6:1 – Winter 1982

The SS-20: Military and Political Threat?
Jeff McCausland
As the US continues discussions with the Soviet Union on limiting or reducing theater nuclear forces in Europe, a variety of political and military issues have arisen concerning nuclear forces in the region. At the center of the debate are the Soviet deployment of the SS-20 missile and NATO’s 1979 decision to modernize its theater nuclear force. In this article, Jeff McCausland examines the major factor that influenced NATO’s decision to deploy the new missiles – and seeks to determine Soviet aims by analyzing contemporary Soviet military doctrine and the capabilities of the SS-20 missile. Building on this analysis, he discusses the missile’s potential as a military, and political weapon, its proposed targets, and its place in the future of arms control negotiations. McCausland concludes that closer examination of Soviet intentions, actions and capabilities can clarify the issues facing the West.

Chile Under Frei: The Alliance for Progress
David R. Sands
Richard Nixon’s image of the United States as a “pitiful, helpless giant” illustrates the paradox of a great power frustrated by its limited ability to control events abroad. In this article, David R. Sands looks at one case in which, despite extensive American aid to a liberal, progressive regime in a traditional ally, US interests suffered a major setback. Eduardo Frei Montalva and his progressive Christian Democratic Party received great material and moral aid from US administrators during the years of the Alliance for Progress. But American policymakers misunderstood both the complexities of Chilean politics and the enormous stake of private US commercial interests in Latin America. The end result was the decisive defeat of Frei’s party in 1970 and the election of Salvador Allende. The author discusses the difficulties a superpower faces in using its resources to influence political developments overseas.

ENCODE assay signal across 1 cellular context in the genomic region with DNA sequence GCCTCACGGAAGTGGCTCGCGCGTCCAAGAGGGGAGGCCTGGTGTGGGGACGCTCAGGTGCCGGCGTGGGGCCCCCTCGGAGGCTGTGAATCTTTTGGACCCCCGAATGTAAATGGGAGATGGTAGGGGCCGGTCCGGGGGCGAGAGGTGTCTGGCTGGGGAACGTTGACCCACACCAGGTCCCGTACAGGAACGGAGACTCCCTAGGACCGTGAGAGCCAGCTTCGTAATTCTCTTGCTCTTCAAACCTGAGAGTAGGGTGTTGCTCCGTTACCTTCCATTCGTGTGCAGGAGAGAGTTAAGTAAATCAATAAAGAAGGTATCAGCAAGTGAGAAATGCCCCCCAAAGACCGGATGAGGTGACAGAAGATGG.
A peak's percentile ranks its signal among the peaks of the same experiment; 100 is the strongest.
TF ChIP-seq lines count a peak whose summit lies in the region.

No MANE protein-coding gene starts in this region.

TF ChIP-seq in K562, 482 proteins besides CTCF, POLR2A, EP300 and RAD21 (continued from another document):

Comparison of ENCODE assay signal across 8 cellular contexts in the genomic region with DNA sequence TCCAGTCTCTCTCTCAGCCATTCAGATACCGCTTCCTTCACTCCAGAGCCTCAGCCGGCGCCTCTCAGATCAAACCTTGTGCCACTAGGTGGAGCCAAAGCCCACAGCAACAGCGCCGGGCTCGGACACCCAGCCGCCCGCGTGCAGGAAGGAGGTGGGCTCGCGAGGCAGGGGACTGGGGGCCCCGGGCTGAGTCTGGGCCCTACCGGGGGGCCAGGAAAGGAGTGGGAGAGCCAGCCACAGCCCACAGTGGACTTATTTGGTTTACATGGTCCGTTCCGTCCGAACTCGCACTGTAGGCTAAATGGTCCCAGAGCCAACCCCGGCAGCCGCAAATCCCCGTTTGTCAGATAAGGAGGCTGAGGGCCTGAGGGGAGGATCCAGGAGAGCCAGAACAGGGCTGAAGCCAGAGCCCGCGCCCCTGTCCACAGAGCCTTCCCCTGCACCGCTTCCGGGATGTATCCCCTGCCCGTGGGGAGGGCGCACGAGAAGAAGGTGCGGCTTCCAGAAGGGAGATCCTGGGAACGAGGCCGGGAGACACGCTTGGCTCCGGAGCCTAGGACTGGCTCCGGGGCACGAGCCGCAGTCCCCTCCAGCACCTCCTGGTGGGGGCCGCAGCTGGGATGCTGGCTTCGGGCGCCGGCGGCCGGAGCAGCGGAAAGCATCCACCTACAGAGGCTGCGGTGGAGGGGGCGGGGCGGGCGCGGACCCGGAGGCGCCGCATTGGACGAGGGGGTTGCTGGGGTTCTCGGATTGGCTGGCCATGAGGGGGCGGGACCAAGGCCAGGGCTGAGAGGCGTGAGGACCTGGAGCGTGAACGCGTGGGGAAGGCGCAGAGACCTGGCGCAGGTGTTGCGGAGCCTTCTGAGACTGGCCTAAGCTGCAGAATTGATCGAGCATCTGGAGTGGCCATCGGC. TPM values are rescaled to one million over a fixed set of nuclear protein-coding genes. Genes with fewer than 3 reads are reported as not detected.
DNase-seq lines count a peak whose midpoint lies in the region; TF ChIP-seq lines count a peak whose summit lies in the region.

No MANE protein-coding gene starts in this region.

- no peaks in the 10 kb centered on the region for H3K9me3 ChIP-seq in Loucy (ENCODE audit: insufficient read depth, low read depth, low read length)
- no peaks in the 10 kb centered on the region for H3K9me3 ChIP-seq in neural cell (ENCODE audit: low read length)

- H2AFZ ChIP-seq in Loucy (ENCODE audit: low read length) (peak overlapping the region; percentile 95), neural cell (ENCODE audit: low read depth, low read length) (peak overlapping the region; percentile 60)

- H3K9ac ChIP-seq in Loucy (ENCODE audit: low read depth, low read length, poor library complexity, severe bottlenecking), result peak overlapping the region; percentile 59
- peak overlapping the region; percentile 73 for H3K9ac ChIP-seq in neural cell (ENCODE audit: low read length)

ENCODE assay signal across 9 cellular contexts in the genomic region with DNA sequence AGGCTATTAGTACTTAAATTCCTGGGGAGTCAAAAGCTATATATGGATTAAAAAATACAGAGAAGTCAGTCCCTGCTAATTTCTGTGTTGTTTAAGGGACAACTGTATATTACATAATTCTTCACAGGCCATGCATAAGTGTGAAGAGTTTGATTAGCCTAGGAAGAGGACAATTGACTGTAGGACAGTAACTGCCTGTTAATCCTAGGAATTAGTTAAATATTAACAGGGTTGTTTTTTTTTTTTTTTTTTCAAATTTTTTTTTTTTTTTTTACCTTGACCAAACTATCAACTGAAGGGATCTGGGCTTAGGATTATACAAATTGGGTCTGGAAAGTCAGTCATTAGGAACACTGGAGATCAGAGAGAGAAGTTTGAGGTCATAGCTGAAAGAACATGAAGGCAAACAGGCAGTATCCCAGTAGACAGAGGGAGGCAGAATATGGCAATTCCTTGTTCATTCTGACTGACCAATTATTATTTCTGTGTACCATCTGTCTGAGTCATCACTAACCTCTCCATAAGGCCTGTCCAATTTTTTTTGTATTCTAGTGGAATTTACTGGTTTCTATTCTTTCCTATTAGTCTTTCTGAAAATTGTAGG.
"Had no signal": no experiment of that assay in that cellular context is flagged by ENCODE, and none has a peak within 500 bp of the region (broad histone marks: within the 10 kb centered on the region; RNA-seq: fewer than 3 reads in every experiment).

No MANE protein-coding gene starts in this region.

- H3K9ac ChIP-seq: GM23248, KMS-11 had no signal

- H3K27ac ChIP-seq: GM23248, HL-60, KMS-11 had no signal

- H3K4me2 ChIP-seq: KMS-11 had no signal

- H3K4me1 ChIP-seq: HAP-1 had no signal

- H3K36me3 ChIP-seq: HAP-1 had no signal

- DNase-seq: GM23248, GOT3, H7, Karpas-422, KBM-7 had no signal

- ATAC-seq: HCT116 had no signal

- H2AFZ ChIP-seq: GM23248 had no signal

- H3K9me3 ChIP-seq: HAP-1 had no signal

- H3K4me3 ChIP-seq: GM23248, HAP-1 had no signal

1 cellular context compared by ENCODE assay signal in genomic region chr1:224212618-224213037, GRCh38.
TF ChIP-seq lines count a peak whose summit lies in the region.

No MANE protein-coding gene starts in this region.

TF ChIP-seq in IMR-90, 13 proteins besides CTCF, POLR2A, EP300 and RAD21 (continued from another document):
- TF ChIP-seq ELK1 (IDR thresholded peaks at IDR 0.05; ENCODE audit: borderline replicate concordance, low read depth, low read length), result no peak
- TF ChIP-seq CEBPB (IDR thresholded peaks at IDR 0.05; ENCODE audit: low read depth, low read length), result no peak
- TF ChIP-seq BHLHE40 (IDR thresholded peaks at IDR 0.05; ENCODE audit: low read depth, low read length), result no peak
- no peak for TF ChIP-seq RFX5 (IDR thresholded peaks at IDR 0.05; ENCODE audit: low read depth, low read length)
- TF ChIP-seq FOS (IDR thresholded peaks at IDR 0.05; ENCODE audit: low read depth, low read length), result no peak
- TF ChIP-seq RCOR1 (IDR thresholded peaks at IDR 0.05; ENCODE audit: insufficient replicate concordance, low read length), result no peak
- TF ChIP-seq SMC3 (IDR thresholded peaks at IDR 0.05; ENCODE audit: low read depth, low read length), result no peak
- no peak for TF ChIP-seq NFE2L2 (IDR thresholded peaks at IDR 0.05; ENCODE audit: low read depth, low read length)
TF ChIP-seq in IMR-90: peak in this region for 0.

Peacekeeping without Conflict Resolution: The Kashmir Dispute
G. M. Shahidul Alam
Although in the aftermath of World War II the peacekeeping function of the United Nations was viewed as likely to promote the pacific development of disputes, three decades later it is clear that merely separating the combat forces of contending states does not bring the political resolution of conflict any closer. The United Nations has maintained a peacekeeping force in the troubled Kashmir region between Pakistan and India for more than thirty years. In this article, Shahidul Alam uses this long-standing dispute to illustrate the problems encountered by United Nations in promoting the resolution of international disputes. He concludes that the United Nations’ use of peacekeeping forces to police cease-fires may actually prolong, rather than speed, the ultimate resolution of conflict.

Observations on the Role of Services in International Trade
Susan C. Livingston
Most international economists recognize the large and increasingly important role of services in international trade, but they often fail to account for services in international models of trade. In this article Susan Livingston analyzes the difficulties encountered in defining “invisible” good in international trade. She first examines practical and theoretical attempts by economists and political authorities to define services. She then explores international trade in services and the barriers nations have erected to inhibit it. As an example of trade in services, she discusses the insurance industry and the problems it has experienced as a representative service offering agent in the international market. The article concludes with suggestions for the use of several international policy forums to discuss service industry problems and to liberalize trade.


Is Poland Not Yet Lost?
William E. Griffith

Inside Solidarity: An Interview
Ewa-Teresa Eliasz Brantley
The nature of the independent trade union movement in Poland was the major topic of discussion at Solidarity’s first National Congress in September 1981. Ewa-Teresa Eliasz Brantley was present at that Congress as one of the drafters of the statute defining Solidarity and its role in Polish society. She spoke with The Forum about the statute and its implications for Solidarity’s future, as well as the historical development of the trade union movement. Her remarks also dealt with the question of Solidarity’s perceptions of itself as a union and as a political force. A first-hand observer of Solidarity’s initial nationwide organizational plenum who is intimately acquainted with both the issues and the personalities involved in today’s Polish labor movement, Brantley brings fresh insights to the events of the past months.


Multilateral Energy Negotiations: Lessons of the Conference on International Economic Cooperation
David Adamson

Non-Proliferation after Baghdad
Scott Ulm

NATO and the Gulf: A New Concept of Burden Sharing
Fred Tanner

NATO and the Limits of Ambiguity
Robert Joseph

Mexico’s Presidential Succession: Miguel de la Madrid and Policy in 1982
Edward L. Monahan, Jr.

Getting to YES: Negotiating an Agreement without Giving In
Roger Fisher

Among the Believers: An Islamic Journey
V. S. Naipaul

National Defense
James Fallows               

6:2 – Summer 1982

5:2 – Summer 1981